Abu Dhabi will open the first university in the world dedicated to artificial intelligence research, the Mohamed bin Zayed University of Artificial Intelligence (MBZUAI), as the enormous potential for AI to address global challenges and spur economic growth becomes clear.
"Over the next few decades, humanity has some huge problems to contend with: climate change, sustainability, eliminating poverty. We can either be discouraged or we can look to the potential of the pervasiveness of technology to solve problems small and large," said Professor Daniela Rus, a member of MBZUAI's founding board of trustees and director of Massachusetts Institute of Technology's Computer Science and Artificial Intelligence Laboratory (CSAIL), at the launch event for the university on Wednesday.
To help address these pressing challenges, MBZUAI is offering Master of Science and PhD degrees in three of the fastest-growing areas of AI: machine learning, computer vision and natural language processing.
Professor Rus implored prospective students to ask, "not what tech can do for them, but what they can do for technology".
The National digs into what students at MBZUAI will be researching - that is, what they will be doing for technology - and why each specialty matters.
Machine learning is the study of algorithms and statistical models that use computers to accomplish a task without explicit instructions from humans, instead relying on patterns and inference based on data.
This field of AI has attracted as much as $7 billion (Dh25.7bn) in venture capital as of 2016, according to US consultancy McKinsey, making it one of the biggest categories of AI research.
Machine learning can be used to determine the most efficient routes which can cut down on congestion and reduce carbon emissions; help diagnose disease to speed up treatment-related decisions; analyse environmental trends and renewable energy resources; and detect patterns in images to improve security or make scientific breakthroughs.
Machine learning is already part of everyday life, from credit card fraud protection to Netflix recommendations of what to watch next.
IBM has deployed machine learning to help wind and solar companies predict conditions up to a month in advance, using its technology dubbed 'Watt-sun' which can help renewable power plants be powered up and ready to capture the energy of a sunny or windy day.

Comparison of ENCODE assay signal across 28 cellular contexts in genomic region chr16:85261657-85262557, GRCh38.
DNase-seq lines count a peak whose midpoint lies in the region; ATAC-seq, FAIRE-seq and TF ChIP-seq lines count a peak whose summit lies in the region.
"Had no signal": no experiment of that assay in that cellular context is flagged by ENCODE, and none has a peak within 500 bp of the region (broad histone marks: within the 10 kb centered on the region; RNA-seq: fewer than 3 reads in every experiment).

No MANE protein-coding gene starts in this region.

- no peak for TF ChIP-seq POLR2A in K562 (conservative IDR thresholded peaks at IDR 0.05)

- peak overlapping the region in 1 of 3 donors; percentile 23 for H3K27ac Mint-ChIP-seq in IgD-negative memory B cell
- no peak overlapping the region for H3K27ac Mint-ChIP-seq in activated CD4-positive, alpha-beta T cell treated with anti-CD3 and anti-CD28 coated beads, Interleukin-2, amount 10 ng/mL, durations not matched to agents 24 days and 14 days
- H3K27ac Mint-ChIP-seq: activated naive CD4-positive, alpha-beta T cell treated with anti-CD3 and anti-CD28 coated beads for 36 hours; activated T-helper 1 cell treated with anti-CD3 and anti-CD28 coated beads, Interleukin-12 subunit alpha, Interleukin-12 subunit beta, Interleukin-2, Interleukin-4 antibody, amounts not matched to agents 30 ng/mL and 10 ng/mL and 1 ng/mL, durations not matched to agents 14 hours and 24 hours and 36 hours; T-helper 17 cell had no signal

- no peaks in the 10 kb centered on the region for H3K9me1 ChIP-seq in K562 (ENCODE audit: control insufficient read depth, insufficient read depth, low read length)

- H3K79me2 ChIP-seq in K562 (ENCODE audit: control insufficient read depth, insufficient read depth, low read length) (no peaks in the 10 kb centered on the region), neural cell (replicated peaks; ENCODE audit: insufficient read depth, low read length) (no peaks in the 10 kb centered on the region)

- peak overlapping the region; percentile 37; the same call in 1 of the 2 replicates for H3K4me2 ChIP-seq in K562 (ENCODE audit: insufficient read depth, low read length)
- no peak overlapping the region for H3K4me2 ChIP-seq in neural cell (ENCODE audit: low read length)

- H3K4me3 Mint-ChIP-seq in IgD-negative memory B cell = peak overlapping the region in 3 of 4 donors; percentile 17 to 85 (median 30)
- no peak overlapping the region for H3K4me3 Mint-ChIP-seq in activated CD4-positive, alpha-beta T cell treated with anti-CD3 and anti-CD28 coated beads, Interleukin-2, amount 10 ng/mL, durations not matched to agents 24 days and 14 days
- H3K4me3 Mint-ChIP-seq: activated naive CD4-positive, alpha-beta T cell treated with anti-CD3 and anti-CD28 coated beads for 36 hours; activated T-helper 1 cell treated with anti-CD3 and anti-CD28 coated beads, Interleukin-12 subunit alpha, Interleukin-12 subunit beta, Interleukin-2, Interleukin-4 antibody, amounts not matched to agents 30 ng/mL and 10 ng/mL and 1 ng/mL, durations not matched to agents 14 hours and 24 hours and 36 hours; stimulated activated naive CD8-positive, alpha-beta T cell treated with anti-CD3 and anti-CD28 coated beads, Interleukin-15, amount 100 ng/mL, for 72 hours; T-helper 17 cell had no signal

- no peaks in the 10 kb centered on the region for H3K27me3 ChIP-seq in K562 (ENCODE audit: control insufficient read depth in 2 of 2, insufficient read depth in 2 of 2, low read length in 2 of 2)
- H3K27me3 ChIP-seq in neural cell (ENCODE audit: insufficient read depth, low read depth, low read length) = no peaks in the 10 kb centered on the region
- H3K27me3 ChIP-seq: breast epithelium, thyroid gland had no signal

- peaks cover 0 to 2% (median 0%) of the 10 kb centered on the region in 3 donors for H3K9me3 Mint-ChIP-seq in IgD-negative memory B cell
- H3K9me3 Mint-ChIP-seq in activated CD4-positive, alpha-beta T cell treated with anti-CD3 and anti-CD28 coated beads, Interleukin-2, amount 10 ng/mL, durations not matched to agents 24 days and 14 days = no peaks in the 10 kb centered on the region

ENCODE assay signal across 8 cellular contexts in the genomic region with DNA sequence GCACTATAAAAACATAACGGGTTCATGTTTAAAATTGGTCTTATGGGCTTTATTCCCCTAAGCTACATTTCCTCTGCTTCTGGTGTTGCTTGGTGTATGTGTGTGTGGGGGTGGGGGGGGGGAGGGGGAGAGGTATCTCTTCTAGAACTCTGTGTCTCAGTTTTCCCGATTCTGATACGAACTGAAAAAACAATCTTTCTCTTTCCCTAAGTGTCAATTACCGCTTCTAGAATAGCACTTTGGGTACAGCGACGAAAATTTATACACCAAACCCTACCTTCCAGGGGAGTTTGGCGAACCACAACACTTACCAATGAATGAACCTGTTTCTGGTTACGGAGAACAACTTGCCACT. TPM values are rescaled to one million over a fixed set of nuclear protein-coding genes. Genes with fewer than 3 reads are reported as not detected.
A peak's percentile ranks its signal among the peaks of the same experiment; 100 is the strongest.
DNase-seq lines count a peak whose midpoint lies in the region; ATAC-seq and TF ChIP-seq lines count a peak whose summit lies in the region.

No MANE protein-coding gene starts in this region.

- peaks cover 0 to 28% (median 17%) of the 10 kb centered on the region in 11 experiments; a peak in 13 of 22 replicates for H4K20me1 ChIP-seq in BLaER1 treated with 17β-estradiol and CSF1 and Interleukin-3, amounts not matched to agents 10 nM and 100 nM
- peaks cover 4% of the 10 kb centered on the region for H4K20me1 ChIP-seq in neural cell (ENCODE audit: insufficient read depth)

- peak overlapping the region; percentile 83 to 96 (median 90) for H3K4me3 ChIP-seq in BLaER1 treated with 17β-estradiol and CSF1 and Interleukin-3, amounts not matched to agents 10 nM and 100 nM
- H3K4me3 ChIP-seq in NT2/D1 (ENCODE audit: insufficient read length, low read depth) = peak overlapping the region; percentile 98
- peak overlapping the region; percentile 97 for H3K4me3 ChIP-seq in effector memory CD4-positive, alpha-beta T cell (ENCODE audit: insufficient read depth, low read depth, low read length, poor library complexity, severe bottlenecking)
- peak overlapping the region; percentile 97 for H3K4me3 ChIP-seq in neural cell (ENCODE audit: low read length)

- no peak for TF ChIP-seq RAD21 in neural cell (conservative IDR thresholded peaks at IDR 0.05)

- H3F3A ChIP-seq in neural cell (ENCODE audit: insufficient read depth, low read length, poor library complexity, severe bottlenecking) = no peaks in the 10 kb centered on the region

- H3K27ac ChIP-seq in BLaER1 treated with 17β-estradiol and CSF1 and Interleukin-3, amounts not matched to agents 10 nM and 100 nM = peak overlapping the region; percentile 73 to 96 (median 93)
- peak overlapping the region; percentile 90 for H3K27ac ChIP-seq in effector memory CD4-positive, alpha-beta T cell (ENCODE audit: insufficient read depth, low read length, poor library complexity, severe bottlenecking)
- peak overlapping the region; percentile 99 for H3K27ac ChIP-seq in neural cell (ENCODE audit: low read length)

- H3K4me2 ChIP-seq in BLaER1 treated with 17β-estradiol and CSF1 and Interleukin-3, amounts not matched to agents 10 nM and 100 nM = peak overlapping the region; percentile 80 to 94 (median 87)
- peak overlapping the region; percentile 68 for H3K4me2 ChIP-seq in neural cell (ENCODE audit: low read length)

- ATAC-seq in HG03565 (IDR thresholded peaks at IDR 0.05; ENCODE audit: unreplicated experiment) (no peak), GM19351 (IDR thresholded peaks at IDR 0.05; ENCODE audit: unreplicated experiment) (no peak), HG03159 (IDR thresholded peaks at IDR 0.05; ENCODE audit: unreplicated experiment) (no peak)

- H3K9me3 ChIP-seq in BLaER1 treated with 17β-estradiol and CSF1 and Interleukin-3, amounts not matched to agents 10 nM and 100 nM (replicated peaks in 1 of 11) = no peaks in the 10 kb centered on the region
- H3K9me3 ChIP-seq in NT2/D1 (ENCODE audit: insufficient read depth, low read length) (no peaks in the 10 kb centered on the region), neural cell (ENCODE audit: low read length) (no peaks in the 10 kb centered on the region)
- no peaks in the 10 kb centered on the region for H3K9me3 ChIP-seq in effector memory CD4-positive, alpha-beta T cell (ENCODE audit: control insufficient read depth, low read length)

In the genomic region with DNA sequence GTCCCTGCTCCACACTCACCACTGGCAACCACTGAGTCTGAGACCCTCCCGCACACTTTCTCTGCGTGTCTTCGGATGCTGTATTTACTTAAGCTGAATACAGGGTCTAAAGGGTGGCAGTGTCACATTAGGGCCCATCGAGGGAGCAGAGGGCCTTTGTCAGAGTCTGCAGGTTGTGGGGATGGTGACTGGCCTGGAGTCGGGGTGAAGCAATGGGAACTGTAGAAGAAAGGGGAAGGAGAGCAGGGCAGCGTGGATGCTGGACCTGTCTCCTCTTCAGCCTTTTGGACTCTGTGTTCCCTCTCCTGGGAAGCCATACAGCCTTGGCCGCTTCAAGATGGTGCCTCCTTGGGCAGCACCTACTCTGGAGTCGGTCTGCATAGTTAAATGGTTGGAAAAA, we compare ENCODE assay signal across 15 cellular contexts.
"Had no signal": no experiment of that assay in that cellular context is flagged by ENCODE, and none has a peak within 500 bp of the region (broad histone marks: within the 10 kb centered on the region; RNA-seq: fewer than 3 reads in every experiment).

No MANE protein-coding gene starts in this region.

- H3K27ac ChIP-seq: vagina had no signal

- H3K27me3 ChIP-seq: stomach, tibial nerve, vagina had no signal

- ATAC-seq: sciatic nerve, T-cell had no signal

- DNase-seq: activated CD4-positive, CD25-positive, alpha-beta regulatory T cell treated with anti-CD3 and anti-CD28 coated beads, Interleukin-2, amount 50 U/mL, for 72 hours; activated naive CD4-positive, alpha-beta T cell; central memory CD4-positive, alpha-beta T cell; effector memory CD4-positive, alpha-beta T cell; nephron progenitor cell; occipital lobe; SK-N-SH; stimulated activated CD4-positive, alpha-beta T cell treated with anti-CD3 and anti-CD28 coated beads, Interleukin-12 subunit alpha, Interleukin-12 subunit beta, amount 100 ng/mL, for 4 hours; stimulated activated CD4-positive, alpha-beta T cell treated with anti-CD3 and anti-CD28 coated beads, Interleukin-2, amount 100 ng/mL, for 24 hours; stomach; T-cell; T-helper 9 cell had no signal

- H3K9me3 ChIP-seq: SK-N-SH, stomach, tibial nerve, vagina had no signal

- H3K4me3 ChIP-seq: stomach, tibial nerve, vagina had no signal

This field of AI studies how computers can be used to interpret visual imagery and physical surroundings.
The market for computer vision is forecast to be worth $17.4bn by 2023, up $5.5bn from 2018, as demand for robotics systems that can 'see' and navigate grows, according to research firm MarketsandMarkets.
This technology is being used and further developed for automating tasks in space, inspecting underwater structures like offshore drilling platforms and in drones to inspect forestation and agriculture.
Computer vision has applications for the UAE's large industrial and manufacturing sectors, particularly in oil, gas and petrochemicals, which can improve productivity and efficiency through automated monitoring systems supported by this technology.
Natural language processing
Star Trek's universal translator - that nifty device capable of instantly translating any language, allowing conversation between anyone - could one day soon become a reality. In fact, the Minister for Artificial intelligence, Omar Al Olama, spoke enthusiastically about advances in instant translation from the Aqdar World Summit in Moscow last month.
Within a short time, it will be possible to communicate instantly and accurately in any language in the world, despite not knowing a single word, he predicted.
This will have immediate benefit in the UAE, home to some 200 nationalities and about two dozen different languages.
This field of AI, known as natural language processing, is working to develop computers able to extract meaning and intent from spoken and written text in a readable and grammatically correct form. NLP powers the likes of virtual assistants Alexa, Siri and Google Translate, and the technology is being used to gain insights from enormous sets of data, too.
Fourteen per cent of companies globally are using NLP in some capacity, according to a survey by Deloitte.
For government agencies working in defense, public safety, transportation or health care, they can come up against some of the same challenges as a non-native speaker in a strange land. Large agencies can struggle to make sense of huge volumes of unstructured text or data to make "informed decisions, improve services and save lives", according to Deloitte. Natural language processing can be used to help investigate crime or provide insights for policy analysis by "connecting the dots" within massive amounts of data.